- Commercial Invoice. Usually required in the number of copies stipulated by the importer
The invoice may be in English. The importer should be consulted to determine whether Chamber of Commerce certification is required. Contract number must be indicated.
Commercial invoices must contain at least the following information: name and address of seller of merchandise; place where the merchandise is located at the time of sale; date of sal or sales contract; name and address of buyer; number and types of packages; marking and numbering on packages; contents of packages; gross and net weight in metric units; price per unit; value of each group of items equal in class, quality, and price; expenses to be borne by the buyer; total invoice amount (FOB value) with CIF value; maritime freight and insurance (if the contract is written on this basis); and conditions of sale, including commercial discounts, discounts for prompt payment, and other special advantages granted by the seller to the buyer in connection with the shipment concerned.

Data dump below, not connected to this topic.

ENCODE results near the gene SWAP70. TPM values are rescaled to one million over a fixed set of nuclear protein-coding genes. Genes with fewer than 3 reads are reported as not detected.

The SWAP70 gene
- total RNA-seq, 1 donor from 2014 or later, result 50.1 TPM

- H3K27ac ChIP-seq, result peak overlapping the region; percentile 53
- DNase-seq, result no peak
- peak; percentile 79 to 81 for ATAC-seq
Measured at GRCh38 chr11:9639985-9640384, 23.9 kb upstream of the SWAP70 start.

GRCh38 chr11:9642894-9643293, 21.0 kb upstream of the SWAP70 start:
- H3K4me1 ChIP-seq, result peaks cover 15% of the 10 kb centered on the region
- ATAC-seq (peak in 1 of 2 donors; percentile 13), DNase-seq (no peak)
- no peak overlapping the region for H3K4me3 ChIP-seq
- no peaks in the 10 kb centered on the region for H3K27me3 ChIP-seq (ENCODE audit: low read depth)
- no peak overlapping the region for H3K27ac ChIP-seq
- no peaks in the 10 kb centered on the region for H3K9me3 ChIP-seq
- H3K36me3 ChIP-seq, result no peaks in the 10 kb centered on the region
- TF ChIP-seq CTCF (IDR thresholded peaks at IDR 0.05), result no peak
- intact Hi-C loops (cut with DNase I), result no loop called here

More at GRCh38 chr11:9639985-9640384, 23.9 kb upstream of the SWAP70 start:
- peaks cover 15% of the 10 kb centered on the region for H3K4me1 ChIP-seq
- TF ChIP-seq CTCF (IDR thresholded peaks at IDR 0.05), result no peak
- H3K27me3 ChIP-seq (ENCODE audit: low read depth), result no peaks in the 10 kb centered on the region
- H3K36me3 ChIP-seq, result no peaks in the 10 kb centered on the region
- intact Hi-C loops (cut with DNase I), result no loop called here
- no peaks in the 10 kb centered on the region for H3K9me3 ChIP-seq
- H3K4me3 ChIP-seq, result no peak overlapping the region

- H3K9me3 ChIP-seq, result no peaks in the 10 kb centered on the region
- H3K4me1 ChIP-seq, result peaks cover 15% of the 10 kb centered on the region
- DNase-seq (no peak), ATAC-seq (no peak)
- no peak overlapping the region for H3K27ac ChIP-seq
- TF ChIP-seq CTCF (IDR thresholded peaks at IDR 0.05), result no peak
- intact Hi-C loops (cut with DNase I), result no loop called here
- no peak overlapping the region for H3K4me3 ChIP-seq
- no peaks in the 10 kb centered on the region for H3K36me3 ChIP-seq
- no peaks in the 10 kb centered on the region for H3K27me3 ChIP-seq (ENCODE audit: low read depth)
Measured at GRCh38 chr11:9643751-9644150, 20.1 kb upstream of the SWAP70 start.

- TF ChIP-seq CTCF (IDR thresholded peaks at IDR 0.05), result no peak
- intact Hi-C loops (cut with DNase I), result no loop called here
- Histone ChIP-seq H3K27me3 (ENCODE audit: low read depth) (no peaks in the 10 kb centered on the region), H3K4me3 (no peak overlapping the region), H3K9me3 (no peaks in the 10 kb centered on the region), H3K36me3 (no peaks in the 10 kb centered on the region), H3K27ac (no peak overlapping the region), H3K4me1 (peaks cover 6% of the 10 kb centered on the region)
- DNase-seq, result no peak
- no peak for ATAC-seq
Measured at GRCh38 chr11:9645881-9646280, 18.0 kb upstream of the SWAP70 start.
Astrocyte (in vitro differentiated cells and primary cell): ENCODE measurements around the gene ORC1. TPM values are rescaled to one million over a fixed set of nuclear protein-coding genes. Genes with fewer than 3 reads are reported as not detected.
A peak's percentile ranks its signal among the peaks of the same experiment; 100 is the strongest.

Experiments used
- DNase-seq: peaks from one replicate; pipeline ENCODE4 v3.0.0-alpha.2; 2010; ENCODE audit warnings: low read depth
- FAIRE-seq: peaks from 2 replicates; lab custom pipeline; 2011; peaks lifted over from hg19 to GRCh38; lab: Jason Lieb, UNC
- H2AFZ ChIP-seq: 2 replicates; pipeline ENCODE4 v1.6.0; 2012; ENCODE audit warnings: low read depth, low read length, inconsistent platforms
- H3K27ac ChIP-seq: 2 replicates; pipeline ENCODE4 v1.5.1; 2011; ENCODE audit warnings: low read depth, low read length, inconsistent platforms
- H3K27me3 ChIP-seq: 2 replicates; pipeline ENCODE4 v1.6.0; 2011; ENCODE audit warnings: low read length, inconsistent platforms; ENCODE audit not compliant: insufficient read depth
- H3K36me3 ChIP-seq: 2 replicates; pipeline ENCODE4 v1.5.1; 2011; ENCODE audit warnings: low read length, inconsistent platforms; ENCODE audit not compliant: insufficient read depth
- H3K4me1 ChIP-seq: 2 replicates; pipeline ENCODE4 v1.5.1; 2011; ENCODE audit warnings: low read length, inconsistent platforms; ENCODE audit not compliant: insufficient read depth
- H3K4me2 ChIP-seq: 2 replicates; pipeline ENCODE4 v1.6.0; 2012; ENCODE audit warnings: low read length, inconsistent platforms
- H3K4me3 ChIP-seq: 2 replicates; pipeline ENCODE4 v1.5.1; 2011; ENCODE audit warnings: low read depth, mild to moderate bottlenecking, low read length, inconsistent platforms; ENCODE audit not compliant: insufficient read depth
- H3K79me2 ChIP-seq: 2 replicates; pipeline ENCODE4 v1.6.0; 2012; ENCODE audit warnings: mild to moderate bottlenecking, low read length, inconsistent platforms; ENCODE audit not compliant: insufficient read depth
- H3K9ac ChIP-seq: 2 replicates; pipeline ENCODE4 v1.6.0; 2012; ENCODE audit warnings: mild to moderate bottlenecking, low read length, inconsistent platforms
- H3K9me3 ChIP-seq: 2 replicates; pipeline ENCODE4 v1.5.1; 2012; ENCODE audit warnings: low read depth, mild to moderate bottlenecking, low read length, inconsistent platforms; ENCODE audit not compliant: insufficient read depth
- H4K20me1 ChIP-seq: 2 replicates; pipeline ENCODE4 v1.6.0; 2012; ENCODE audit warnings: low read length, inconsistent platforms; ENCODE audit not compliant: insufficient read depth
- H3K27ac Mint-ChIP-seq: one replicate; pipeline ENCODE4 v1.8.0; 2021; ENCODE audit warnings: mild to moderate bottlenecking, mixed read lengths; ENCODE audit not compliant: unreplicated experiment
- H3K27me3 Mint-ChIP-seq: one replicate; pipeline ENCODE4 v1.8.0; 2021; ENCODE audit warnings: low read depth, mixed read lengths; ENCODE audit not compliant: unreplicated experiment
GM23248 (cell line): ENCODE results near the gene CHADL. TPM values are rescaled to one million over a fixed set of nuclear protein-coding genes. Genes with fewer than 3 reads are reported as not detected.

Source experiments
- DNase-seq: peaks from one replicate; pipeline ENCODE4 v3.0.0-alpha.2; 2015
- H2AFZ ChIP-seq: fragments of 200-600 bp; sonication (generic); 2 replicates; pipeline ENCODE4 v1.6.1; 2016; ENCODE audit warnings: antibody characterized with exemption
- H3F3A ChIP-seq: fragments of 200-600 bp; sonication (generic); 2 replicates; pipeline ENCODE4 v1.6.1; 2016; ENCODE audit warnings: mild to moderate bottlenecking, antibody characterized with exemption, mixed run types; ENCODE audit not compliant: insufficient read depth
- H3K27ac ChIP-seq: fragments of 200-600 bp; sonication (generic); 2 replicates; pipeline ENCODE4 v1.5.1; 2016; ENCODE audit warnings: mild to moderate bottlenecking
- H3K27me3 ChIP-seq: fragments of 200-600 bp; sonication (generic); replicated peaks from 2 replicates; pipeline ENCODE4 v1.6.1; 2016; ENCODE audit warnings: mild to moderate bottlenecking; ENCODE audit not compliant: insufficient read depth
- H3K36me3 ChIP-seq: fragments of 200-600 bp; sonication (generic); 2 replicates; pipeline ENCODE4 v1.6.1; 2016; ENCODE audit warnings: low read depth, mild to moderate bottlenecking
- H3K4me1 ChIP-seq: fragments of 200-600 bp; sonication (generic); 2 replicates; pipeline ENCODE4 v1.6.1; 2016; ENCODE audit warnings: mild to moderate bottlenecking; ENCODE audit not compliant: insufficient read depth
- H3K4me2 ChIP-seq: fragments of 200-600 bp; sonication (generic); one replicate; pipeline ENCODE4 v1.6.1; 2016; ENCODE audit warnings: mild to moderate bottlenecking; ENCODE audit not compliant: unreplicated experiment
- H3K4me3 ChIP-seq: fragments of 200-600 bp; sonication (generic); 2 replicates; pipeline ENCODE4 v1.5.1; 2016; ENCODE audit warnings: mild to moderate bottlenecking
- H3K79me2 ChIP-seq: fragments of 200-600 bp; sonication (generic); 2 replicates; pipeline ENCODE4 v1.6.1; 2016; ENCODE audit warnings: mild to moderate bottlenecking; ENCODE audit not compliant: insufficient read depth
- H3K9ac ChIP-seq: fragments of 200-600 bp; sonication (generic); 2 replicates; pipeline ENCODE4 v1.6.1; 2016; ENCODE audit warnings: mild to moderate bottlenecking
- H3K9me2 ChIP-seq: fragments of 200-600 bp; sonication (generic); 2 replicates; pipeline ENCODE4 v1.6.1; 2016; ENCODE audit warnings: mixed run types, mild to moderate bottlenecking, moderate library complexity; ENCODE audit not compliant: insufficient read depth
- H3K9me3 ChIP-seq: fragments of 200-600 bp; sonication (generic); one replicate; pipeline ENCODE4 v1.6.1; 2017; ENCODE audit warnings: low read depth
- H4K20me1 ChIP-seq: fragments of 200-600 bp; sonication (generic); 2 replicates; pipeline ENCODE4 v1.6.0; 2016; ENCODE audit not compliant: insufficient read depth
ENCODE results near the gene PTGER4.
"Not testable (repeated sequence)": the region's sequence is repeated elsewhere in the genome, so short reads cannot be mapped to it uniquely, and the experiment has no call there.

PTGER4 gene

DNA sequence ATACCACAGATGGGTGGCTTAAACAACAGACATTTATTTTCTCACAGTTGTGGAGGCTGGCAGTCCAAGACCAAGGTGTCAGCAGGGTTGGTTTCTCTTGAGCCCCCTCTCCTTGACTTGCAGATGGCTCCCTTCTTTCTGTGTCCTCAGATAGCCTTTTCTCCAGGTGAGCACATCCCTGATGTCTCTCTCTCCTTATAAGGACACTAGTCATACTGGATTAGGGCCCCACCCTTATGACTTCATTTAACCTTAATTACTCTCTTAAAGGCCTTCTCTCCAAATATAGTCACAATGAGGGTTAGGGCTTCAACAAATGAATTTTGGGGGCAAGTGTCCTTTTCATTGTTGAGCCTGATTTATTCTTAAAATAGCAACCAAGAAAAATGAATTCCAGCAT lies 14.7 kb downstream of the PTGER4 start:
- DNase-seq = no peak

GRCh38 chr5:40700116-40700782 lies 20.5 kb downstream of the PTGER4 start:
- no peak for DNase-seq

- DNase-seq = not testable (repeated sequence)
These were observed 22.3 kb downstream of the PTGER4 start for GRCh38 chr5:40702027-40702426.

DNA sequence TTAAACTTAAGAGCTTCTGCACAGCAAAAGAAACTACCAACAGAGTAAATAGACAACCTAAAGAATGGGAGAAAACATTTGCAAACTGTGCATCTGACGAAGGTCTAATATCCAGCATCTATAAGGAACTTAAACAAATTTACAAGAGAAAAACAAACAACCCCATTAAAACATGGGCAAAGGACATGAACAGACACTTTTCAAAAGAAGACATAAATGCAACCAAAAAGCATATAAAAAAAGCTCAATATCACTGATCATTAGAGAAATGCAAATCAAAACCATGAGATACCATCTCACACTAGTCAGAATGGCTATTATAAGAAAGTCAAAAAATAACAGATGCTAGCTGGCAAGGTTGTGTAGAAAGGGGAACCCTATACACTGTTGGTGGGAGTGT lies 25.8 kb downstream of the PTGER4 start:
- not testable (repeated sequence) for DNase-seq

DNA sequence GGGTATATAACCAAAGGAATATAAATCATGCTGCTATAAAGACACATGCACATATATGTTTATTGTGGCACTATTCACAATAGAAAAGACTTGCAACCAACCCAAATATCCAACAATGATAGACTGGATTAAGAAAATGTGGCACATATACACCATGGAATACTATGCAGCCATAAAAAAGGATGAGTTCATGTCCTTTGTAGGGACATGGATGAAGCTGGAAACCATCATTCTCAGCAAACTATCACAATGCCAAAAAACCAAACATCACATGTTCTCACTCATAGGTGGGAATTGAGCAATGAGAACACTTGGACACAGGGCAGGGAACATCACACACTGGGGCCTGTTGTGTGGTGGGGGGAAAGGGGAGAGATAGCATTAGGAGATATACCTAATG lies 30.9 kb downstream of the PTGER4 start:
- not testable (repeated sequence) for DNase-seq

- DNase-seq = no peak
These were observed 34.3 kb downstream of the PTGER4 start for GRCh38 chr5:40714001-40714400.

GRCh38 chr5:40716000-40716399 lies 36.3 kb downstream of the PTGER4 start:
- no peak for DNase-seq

All changes and erasures in invoice calculations must be accompanied by a notation signed by an authorized person.
On the back of the invoice, the seller of the merchandise must write and sign the following declaration:
“The undersigned, seller of the merchandise described in this commercial invoice, hereby declares that all the facts contained herein are true and exact, that the prices of said merchandise have not been altered by means of supposed discounts, that no other person has been given or will be given another invoice, account, or receipt because of this shipment, nor any other document for a value greater than that stated herein in writing, and that said merchandise is the product of the land (or industry of (name of the country).”
(name of person or agency)
(place and date)
Certificate of Origin
Bill of Lading
General import regulations and requirements
An approved customs broker must handle all customs transactions.
A Spanish translation of all documents is required.
Import and export transactions in Cuba are primarily controlled by state trading organizations (under the Cuban Ministry of Foreign Trade) called "empresas." Each holds a monopoly over a particular area of trade.
Goods may be inspected upon or after importation. If discrepancies are found, goods may be confiscated and/or import privileges suspended.